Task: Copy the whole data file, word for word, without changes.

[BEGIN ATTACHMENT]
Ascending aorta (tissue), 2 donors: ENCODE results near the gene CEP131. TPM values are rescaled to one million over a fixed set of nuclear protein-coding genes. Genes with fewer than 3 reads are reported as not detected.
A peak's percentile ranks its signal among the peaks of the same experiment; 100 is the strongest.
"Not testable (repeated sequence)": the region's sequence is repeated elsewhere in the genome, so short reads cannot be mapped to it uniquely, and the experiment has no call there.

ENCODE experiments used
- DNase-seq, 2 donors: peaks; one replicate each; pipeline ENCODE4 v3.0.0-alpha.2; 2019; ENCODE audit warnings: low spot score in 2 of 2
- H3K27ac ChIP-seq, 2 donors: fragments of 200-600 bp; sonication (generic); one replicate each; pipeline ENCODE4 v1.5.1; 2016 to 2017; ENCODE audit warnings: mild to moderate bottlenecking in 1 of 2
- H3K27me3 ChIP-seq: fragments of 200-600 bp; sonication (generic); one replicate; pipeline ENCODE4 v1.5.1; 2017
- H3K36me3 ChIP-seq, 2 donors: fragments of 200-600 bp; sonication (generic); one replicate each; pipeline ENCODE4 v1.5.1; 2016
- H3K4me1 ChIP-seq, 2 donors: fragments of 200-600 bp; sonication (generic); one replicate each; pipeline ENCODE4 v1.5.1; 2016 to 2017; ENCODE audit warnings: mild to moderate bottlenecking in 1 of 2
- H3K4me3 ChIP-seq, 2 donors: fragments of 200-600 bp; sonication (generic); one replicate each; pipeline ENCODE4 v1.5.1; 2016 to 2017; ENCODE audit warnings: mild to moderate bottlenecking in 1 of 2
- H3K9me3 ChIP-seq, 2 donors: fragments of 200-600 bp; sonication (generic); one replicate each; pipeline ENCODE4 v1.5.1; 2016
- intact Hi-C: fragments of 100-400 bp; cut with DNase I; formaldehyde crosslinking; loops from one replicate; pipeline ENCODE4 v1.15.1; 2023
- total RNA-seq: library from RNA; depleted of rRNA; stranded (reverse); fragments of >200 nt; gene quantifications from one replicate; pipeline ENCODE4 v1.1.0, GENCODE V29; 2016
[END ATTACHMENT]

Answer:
Ascending aorta (tissue), 2 donors: ENCODE results near the gene CEP131. TPM values are rescaled to one million over a fixed set of nuclear protein-coding genes. Genes with fewer than 3 reads are reported as not detected.
A peak's percentile ranks its signal among the peaks of the same experiment; 100 is the strongest.
"Not testable (repeated sequence)": the region's sequence is repeated elsewhere in the genome, so short reads cannot be mapped to it uniquely, and the experiment has no call there.

ENCODE experiments used
- DNase-seq, 2 donors: peaks; one replicate each; pipeline ENCODE4 v3.0.0-alpha.2; 2019; ENCODE audit warnings: low spot score in 2 of 2
- H3K27ac ChIP-seq, 2 donors: fragments of 200-600 bp; sonication (generic); one replicate each; pipeline ENCODE4 v1.5.1; 2016 to 2017; ENCODE audit warnings: mild to moderate bottlenecking in 1 of 2
- H3K27me3 ChIP-seq: fragments of 200-600 bp; sonication (generic); one replicate; pipeline ENCODE4 v1.5.1; 2017
- H3K36me3 ChIP-seq, 2 donors: fragments of 200-600 bp; sonication (generic); one replicate each; pipeline ENCODE4 v1.5.1; 2016
- H3K4me1 ChIP-seq, 2 donors: fragments of 200-600 bp; sonication (generic); one replicate each; pipeline ENCODE4 v1.5.1; 2016 to 2017; ENCODE audit warnings: mild to moderate bottlenecking in 1 of 2
- H3K4me3 ChIP-seq, 2 donors: fragments of 200-600 bp; sonication (generic); one replicate each; pipeline ENCODE4 v1.5.1; 2016 to 2017; ENCODE audit warnings: mild to moderate bottlenecking in 1 of 2
- H3K9me3 ChIP-seq, 2 donors: fragments of 200-600 bp; sonication (generic); one replicate each; pipeline ENCODE4 v1.5.1; 2016
- intact Hi-C: fragments of 100-400 bp; cut with DNase I; formaldehyde crosslinking; loops from one replicate; pipeline ENCODE4 v1.15.1; 2023
- total RNA-seq: library from RNA; depleted of rRNA; stranded (reverse); fragments of >200 nt; gene quantifications from one replicate; pipeline ENCODE4 v1.1.0, GENCODE V29; 2016